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A Dance of Assassins: Performing Early Colonial Hegemony in the Congo

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A Dance of Assassins presents the competing histories of how Congolese Chief Lusinga and Belgian Lieutenant Storms engaged in a deadly clash while striving to establish hegemony along the southwestern shores of Lake Tanganyika in the 1880s. While Lusinga participated in the east African slave trade, Storms’ secret mandate was to meet Henry Stanley’s eastward march and trace "a white line across the Dark Continent" to legitimize King Leopold’s audacious claim to the Congo. Confrontation was inevitable, and Lusinga lost his head. His skull became the subject of a sinister evolutionary treatise, while his ancestral figure is now considered a treasure of the Royal Museum for Central Africa. Allen F. Roberts reveals the theatricality of early colonial encounter and how it continues to influence Congolese and Belgian understandings of history today.

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1 · Invitation to a Beheading

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The colonizer constructs himself as he constructs the colony.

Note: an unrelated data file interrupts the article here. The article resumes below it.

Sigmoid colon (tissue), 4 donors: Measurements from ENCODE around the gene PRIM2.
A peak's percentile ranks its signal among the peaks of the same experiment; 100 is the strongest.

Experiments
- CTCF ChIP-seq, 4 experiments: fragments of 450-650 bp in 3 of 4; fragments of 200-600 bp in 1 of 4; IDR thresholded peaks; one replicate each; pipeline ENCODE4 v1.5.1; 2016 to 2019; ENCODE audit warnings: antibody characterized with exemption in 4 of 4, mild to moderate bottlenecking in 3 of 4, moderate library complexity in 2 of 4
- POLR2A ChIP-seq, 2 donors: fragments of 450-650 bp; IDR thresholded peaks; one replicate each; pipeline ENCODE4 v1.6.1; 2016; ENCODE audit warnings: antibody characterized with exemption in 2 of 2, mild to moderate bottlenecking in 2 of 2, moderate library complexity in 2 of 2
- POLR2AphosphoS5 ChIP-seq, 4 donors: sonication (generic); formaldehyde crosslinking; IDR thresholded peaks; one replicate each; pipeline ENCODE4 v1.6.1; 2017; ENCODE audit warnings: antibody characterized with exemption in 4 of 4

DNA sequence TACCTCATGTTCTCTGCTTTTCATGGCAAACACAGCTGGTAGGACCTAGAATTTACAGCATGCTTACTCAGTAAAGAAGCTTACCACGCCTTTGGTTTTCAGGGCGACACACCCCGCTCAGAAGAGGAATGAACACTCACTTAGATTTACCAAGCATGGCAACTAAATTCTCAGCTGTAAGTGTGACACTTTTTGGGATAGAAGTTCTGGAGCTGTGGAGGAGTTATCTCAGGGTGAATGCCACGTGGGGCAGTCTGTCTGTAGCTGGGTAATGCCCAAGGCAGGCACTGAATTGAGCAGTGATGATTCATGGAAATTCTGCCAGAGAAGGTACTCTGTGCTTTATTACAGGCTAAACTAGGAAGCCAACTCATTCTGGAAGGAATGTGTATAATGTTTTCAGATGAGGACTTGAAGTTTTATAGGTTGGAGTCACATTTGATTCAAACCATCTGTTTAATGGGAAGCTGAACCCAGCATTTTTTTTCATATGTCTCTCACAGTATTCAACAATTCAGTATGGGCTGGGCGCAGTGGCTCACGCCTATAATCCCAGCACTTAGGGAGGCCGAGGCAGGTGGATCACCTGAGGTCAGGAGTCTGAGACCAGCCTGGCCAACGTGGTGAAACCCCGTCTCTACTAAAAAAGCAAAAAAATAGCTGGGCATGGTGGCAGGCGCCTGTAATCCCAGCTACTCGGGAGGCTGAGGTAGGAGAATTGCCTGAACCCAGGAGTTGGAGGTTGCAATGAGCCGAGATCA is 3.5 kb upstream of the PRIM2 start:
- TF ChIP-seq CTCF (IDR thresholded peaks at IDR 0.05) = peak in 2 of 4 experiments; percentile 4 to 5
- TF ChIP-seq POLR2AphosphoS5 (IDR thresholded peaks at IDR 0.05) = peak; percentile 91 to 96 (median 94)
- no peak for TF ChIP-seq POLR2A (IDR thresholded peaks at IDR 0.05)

The relationship is intimate, an open secret
that cannot be part of official knowledge
.

—GAYATRI SPIVAK, A CRITIQUE OF POSTCOLONIAL REASON

In the mid-1970s, people living in the large village of Lubanda in what is now the Democratic Republic of the Congo (DRC), readily recalled the name and a few of the exploits of Bwana Boma, despite his having lived there for a mere two years nearly a century before. Bwana Boma is the local sobriquet for Émile Pierre Joseph Storms (1846–1918), Belgian leader of the fourth caravan of the International African Association from Zanzibar to Lake Tanganyika that arrived deep in the heart of Africa in late September 1882 (fig. 1.1). The name Bwana Boma means “Mister Fortress,” and it was chosen during Storms’s days at Lubanda because of the formidable stronghold Storms constructed there in 1883.1 Storms was an assertive young man who sought to leave his mark on European conquest of the Congo. With acuity and irony, a Belgian journalist noticed Storms’s unmitigated ambition and heralded him as “Émile the First, Emperor of Tanganyika.”2

 

2 · A Conflict of Memories

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One cannot do good history, not even contemporary history, without regard for ideas, actions, and ontologies that are not and never were our own.

MARSHALL SAHLINS, HOW “NATIVES” THINK